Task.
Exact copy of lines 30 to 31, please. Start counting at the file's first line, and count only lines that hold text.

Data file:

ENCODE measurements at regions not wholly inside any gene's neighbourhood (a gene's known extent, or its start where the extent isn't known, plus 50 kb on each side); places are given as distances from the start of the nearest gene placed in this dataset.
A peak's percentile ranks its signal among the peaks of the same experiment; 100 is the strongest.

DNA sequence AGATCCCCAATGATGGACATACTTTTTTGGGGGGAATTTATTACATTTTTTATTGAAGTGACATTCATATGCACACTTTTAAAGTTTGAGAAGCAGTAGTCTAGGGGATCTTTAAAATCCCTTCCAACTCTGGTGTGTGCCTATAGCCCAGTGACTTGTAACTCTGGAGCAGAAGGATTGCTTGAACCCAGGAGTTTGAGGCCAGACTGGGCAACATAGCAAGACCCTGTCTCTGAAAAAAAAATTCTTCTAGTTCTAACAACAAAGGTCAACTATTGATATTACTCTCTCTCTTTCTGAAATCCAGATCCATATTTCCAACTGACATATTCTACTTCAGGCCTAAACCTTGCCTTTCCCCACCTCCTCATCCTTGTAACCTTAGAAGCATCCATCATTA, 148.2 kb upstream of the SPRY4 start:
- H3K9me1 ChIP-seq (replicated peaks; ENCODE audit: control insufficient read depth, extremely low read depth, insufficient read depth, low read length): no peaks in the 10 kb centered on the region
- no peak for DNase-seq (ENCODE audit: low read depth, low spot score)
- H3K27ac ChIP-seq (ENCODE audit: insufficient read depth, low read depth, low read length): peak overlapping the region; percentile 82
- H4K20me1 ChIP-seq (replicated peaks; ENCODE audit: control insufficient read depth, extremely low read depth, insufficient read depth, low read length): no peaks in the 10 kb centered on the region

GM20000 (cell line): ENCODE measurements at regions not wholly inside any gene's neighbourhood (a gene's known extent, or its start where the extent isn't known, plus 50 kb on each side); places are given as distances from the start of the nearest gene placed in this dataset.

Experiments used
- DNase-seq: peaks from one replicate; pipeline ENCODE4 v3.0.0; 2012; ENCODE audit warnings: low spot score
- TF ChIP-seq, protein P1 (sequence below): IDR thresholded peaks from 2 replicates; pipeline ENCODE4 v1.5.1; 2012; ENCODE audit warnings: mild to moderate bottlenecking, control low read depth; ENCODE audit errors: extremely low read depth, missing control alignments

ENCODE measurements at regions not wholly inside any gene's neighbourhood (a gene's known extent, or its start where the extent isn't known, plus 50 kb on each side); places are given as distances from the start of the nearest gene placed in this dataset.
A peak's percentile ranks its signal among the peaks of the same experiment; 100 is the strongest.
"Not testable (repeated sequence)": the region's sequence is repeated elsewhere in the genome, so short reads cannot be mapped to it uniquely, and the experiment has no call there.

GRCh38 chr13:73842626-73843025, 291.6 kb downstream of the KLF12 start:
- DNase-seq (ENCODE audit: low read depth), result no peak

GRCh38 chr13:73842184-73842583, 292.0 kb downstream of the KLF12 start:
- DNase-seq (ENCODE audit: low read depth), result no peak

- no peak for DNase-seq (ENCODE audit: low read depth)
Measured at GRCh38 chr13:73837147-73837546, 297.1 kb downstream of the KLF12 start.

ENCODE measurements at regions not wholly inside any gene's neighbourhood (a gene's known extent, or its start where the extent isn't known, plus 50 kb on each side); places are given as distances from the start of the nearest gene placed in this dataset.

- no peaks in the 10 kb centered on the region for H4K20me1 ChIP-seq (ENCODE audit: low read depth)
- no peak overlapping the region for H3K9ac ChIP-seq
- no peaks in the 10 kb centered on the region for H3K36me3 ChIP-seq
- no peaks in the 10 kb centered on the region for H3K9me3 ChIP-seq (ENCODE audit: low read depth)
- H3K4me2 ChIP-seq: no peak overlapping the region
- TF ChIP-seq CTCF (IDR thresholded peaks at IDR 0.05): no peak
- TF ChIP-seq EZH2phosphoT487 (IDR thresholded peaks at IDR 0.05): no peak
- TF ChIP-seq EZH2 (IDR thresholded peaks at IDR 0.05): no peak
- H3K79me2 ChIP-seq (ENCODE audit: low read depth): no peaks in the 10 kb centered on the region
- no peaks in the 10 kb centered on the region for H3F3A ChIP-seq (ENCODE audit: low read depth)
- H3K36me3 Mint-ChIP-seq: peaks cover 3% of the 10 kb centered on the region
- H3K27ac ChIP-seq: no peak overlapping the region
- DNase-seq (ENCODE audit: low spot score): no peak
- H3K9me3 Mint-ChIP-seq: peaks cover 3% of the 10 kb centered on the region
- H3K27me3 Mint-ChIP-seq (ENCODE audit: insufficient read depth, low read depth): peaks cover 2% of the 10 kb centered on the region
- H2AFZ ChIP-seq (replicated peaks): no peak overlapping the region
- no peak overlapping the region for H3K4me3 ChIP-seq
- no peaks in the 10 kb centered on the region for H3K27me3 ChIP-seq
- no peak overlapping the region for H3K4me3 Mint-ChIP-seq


- H3K79me2 ChIP-seq (ENCODE audit: low read depth): no peaks in the 10 kb centered on the region
- no peaks in the 10 kb centered on the region for H3F3A ChIP-seq (ENCODE audit: low read depth)